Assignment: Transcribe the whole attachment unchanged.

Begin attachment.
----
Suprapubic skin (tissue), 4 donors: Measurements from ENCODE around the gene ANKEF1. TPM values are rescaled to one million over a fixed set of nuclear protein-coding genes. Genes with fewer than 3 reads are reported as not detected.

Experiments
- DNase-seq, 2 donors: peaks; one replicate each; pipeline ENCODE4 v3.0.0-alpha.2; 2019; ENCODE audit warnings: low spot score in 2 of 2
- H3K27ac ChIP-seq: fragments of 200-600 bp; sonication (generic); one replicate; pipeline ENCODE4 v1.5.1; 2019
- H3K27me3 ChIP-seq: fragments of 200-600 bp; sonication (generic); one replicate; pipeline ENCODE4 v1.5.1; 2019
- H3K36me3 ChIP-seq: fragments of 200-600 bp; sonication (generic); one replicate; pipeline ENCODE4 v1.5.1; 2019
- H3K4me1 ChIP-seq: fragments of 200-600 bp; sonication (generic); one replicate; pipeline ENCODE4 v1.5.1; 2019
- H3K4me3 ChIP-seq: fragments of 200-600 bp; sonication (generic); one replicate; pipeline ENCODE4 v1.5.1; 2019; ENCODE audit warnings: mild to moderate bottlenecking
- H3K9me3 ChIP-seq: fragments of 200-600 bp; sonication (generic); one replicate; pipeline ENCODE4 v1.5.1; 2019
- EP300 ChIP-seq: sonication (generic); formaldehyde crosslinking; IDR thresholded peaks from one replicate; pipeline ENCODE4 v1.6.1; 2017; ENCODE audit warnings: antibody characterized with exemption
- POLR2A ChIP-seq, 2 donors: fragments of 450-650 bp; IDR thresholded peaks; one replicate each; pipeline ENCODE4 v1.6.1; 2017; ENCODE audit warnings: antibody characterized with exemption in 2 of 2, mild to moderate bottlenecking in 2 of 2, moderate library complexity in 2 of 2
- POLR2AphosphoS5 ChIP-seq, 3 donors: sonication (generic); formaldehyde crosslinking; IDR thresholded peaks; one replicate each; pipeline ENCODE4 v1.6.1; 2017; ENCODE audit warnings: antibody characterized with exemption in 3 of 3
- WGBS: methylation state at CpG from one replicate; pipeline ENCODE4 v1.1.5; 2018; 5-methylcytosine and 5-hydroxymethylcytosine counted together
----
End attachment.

Suprapubic skin (tissue), 4 donors: Measurements from ENCODE around the gene ANKEF1. TPM values are rescaled to one million over a fixed set of nuclear protein-coding genes. Genes with fewer than 3 reads are reported as not detected.

Experiments
- DNase-seq, 2 donors: peaks; one replicate each; pipeline ENCODE4 v3.0.0-alpha.2; 2019; ENCODE audit warnings: low spot score in 2 of 2
- H3K27ac ChIP-seq: fragments of 200-600 bp; sonication (generic); one replicate; pipeline ENCODE4 v1.5.1; 2019
- H3K27me3 ChIP-seq: fragments of 200-600 bp; sonication (generic); one replicate; pipeline ENCODE4 v1.5.1; 2019
- H3K36me3 ChIP-seq: fragments of 200-600 bp; sonication (generic); one replicate; pipeline ENCODE4 v1.5.1; 2019
- H3K4me1 ChIP-seq: fragments of 200-600 bp; sonication (generic); one replicate; pipeline ENCODE4 v1.5.1; 2019
- H3K4me3 ChIP-seq: fragments of 200-600 bp; sonication (generic); one replicate; pipeline ENCODE4 v1.5.1; 2019; ENCODE audit warnings: mild to moderate bottlenecking
- H3K9me3 ChIP-seq: fragments of 200-600 bp; sonication (generic); one replicate; pipeline ENCODE4 v1.5.1; 2019
- EP300 ChIP-seq: sonication (generic); formaldehyde crosslinking; IDR thresholded peaks from one replicate; pipeline ENCODE4 v1.6.1; 2017; ENCODE audit warnings: antibody characterized with exemption
- POLR2A ChIP-seq, 2 donors: fragments of 450-650 bp; IDR thresholded peaks; one replicate each; pipeline ENCODE4 v1.6.1; 2017; ENCODE audit warnings: antibody characterized with exemption in 2 of 2, mild to moderate bottlenecking in 2 of 2, moderate library complexity in 2 of 2
- POLR2AphosphoS5 ChIP-seq, 3 donors: sonication (generic); formaldehyde crosslinking; IDR thresholded peaks; one replicate each; pipeline ENCODE4 v1.6.1; 2017; ENCODE audit warnings: antibody characterized with exemption in 3 of 3
- WGBS: methylation state at CpG from one replicate; pipeline ENCODE4 v1.1.5; 2018; 5-methylcytosine and 5-hydroxymethylcytosine counted together